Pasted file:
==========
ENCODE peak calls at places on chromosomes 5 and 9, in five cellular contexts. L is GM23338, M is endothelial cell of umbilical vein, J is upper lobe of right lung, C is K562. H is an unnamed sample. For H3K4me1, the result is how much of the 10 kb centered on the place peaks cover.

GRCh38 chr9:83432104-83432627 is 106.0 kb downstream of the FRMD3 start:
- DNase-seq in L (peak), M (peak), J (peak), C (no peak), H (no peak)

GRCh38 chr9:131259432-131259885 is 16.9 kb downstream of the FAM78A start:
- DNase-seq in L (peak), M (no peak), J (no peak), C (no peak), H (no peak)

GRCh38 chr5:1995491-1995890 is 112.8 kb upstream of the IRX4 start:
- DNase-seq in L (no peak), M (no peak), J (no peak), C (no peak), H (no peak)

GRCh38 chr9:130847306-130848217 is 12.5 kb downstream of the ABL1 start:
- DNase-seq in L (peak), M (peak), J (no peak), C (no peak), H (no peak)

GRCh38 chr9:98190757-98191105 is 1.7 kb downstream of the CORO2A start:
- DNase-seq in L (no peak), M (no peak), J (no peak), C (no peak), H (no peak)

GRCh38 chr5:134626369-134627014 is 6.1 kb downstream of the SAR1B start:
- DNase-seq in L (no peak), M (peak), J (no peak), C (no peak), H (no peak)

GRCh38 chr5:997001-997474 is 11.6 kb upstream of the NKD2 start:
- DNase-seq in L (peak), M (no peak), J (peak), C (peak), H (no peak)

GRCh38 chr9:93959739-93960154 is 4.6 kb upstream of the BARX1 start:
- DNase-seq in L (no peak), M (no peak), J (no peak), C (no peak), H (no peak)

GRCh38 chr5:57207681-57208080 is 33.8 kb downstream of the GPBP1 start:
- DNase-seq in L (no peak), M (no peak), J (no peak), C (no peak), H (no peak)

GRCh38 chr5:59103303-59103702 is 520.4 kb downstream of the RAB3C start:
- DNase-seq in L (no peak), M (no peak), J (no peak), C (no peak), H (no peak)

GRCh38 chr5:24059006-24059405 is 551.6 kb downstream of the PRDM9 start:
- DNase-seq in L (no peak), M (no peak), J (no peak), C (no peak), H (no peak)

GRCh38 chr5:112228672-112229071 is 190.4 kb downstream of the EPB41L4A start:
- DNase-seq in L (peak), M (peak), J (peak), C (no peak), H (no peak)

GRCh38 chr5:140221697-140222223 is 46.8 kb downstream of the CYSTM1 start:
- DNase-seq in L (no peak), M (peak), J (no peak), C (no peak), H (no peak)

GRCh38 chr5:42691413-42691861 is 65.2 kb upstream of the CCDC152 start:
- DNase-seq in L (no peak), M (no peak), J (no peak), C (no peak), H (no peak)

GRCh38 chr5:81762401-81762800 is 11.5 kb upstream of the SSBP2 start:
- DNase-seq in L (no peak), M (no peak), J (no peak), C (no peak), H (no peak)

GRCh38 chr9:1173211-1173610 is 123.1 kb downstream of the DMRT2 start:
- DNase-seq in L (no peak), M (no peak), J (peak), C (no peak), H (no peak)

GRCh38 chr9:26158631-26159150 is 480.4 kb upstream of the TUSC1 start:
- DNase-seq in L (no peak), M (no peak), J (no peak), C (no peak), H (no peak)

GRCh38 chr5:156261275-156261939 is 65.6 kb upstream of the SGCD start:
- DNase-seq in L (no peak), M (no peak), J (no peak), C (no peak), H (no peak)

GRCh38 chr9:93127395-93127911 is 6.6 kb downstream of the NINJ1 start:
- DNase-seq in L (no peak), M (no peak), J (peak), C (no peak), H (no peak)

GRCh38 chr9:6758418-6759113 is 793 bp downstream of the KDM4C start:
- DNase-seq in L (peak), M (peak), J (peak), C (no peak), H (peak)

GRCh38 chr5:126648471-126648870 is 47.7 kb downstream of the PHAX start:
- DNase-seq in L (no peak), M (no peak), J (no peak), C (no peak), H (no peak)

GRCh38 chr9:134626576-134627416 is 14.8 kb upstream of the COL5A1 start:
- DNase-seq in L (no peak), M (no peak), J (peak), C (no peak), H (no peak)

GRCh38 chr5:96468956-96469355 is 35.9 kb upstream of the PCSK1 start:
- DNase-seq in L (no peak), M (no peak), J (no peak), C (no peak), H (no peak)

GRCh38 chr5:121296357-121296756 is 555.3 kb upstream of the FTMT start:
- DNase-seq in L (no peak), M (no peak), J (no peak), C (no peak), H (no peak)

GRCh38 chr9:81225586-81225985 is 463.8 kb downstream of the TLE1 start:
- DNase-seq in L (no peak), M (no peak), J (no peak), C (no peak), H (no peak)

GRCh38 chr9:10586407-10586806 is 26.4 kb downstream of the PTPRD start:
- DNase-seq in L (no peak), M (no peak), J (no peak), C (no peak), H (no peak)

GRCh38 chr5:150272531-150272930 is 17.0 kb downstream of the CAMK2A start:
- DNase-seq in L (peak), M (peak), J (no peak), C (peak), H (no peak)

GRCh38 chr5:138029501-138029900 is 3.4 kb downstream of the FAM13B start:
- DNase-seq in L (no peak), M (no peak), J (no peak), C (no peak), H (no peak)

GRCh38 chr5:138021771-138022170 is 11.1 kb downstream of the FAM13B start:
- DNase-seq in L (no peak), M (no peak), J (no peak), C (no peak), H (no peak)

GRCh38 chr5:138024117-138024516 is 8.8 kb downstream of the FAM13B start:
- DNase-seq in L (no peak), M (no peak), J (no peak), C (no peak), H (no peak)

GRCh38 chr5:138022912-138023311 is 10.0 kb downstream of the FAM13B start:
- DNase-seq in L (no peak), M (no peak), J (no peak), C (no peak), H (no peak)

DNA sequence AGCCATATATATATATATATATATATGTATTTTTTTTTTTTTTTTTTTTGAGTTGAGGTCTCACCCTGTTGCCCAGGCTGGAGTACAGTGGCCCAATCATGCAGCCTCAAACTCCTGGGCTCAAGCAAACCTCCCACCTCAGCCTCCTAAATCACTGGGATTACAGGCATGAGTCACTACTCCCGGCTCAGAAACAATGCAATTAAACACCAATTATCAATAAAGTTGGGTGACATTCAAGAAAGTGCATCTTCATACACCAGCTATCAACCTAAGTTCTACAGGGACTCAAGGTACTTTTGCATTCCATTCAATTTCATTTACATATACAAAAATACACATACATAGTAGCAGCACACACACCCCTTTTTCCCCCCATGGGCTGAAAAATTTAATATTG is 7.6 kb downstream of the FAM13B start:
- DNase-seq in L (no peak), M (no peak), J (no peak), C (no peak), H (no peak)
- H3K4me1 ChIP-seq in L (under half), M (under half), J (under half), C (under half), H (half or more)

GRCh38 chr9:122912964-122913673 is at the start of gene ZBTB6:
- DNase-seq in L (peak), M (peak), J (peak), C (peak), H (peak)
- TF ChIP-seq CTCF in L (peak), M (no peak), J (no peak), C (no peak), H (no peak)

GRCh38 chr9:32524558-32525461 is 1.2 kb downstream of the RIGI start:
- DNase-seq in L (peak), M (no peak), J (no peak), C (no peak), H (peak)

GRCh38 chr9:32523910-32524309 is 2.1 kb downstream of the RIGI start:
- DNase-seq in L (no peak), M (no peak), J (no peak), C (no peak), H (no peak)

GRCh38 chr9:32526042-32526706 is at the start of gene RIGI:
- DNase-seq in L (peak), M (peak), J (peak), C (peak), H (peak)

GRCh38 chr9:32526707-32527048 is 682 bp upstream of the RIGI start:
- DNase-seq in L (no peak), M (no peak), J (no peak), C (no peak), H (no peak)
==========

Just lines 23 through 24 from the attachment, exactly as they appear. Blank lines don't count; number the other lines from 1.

- DNase-seq in L (no peak), M (no peak), J (no peak), C (no peak), H (no peak)

GRCh38 chr5:112228672-112229071 is 190.4 kb downstream of the EPB41L4A start: